Friday, June 26, 2015


I was thinking through parallels between painting and carving, and I realized that I'm going to have to see whites first because that's what happens when I carve-- a piece of the block comes out and the resulting space ends up white in the print.  No outlines in the beginning.  So I started with some heads of wheat that is ripening in the field below our house.  It was really easy to cut away the lights and leave traces and tool marks in the shadow areas.  I might have let a few more tool marks in 5069, but it's okay.  I actually like the tiny single wheat berry with its long whisker because the marks are stiff and bouncy like the wheat.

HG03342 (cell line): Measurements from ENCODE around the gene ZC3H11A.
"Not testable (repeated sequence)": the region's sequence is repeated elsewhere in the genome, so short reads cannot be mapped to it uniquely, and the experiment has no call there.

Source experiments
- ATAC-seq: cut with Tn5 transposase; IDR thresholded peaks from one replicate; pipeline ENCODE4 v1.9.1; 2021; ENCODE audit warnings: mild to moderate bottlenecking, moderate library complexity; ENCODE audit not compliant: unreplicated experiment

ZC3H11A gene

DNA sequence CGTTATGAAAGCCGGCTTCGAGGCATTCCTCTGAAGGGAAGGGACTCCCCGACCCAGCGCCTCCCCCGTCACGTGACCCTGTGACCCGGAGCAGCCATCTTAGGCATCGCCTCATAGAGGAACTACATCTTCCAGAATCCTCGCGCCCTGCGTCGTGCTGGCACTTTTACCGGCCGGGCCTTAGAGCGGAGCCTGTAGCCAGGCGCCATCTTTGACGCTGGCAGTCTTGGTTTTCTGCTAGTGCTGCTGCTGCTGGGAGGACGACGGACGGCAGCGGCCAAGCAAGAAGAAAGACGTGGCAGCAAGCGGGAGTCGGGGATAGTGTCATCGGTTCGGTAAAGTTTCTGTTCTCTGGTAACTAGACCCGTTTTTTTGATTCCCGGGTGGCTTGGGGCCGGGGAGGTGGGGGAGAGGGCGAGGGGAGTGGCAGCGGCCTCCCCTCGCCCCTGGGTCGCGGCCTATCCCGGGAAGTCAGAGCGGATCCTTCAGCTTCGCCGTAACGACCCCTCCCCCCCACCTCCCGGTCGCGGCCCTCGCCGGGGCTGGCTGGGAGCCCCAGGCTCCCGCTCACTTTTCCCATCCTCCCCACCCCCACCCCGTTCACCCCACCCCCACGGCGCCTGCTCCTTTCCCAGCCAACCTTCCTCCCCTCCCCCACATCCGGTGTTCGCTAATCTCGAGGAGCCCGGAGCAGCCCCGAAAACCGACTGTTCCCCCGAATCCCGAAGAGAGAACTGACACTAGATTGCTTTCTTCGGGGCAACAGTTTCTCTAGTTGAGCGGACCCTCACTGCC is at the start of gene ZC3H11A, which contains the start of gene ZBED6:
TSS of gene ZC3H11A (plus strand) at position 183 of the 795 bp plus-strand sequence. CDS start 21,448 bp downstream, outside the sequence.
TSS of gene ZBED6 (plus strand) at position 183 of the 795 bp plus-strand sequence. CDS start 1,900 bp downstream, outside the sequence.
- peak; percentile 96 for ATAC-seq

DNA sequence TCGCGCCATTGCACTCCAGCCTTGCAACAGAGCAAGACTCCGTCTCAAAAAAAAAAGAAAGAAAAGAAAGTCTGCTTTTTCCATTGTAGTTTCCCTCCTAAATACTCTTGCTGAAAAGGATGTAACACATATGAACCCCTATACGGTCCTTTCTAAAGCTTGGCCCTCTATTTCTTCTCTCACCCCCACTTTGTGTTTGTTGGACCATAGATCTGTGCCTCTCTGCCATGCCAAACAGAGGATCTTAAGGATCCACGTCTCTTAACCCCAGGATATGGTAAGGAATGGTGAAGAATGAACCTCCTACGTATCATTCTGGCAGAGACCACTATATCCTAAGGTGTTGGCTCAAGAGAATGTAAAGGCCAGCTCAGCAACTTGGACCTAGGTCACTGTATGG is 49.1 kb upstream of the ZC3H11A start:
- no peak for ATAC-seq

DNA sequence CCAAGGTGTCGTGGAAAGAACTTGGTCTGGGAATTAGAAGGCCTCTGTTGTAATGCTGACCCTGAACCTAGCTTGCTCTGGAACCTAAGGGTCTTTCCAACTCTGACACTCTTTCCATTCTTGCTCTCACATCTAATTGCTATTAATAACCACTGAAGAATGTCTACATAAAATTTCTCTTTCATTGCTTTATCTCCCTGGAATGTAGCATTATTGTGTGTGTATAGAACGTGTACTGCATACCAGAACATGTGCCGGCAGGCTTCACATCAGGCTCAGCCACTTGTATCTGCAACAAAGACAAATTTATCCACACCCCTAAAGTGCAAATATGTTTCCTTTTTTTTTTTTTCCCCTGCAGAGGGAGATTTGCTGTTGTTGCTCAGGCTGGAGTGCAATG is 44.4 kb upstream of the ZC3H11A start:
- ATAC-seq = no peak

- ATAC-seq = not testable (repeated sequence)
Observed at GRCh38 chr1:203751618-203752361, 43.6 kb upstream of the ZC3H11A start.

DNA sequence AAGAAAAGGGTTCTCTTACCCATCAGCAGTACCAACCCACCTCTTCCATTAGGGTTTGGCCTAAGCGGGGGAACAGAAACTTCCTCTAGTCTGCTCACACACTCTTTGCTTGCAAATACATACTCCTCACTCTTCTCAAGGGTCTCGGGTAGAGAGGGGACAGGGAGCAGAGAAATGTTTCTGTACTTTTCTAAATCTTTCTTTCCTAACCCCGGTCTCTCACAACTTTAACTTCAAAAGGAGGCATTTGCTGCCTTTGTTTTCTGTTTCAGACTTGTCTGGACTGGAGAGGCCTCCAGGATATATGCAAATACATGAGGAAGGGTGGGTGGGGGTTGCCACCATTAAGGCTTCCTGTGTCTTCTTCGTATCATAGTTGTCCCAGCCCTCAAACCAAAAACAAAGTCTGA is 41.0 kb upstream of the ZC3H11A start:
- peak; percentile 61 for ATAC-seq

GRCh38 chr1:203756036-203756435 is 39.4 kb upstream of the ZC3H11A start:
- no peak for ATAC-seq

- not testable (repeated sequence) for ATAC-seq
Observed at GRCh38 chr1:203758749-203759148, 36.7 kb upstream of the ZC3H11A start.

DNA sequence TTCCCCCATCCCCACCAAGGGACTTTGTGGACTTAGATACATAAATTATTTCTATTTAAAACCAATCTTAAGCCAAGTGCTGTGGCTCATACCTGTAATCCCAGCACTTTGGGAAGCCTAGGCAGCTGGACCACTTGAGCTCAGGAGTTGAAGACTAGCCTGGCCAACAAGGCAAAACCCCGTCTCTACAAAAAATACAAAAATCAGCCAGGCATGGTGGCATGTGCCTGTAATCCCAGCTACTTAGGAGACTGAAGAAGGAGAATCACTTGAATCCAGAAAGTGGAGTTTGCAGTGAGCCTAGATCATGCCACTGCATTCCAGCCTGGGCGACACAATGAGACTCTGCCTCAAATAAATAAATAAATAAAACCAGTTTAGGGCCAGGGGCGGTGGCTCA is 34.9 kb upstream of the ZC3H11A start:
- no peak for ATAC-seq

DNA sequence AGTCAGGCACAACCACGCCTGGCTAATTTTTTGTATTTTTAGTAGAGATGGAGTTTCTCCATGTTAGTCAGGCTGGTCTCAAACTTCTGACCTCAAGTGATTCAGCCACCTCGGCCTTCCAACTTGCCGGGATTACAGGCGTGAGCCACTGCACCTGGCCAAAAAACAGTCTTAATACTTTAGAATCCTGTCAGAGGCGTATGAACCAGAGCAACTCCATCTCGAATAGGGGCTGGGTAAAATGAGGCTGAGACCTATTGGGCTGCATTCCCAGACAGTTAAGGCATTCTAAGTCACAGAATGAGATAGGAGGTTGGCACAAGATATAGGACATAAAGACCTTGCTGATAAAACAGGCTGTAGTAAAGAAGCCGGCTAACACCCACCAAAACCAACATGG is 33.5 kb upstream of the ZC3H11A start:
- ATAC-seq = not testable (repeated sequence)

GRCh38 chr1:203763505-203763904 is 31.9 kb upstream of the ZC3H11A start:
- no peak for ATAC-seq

This afternoon Jacob and I went downtown to check out an abandoned building that he has been wanting to photograph.  While he was inside photographing I sat on a rock under a tree in the somewhat cool shade and drew the exterior.  A policeman came and asked me what I was doing, said he thought I was maybe shooting up some heroin.  He looked at my drawing and then walked on, didn't tell me to leave or anything.  When Jacob emerged a few minutes later our meter was up and we headed home to put some images together.

This is the best carving that I did tonight, all done by removing lights.  The white outline on the right I did at the very end.  This way of carving feels very good now.  I know I need a lot more practice, especially on bigger blocks.  I may actually free-carve the giant block I'm getting ready to carve for a steamroller print event at Asheville BookWorks in September.

Here's the composite that Jacob and I made this afternoon, his photograph from inside the old building, and my charlotte carving from last night, put together in Photoshop.


  1. Love the composite. Can't believe the cop thought you were shooting up heroin!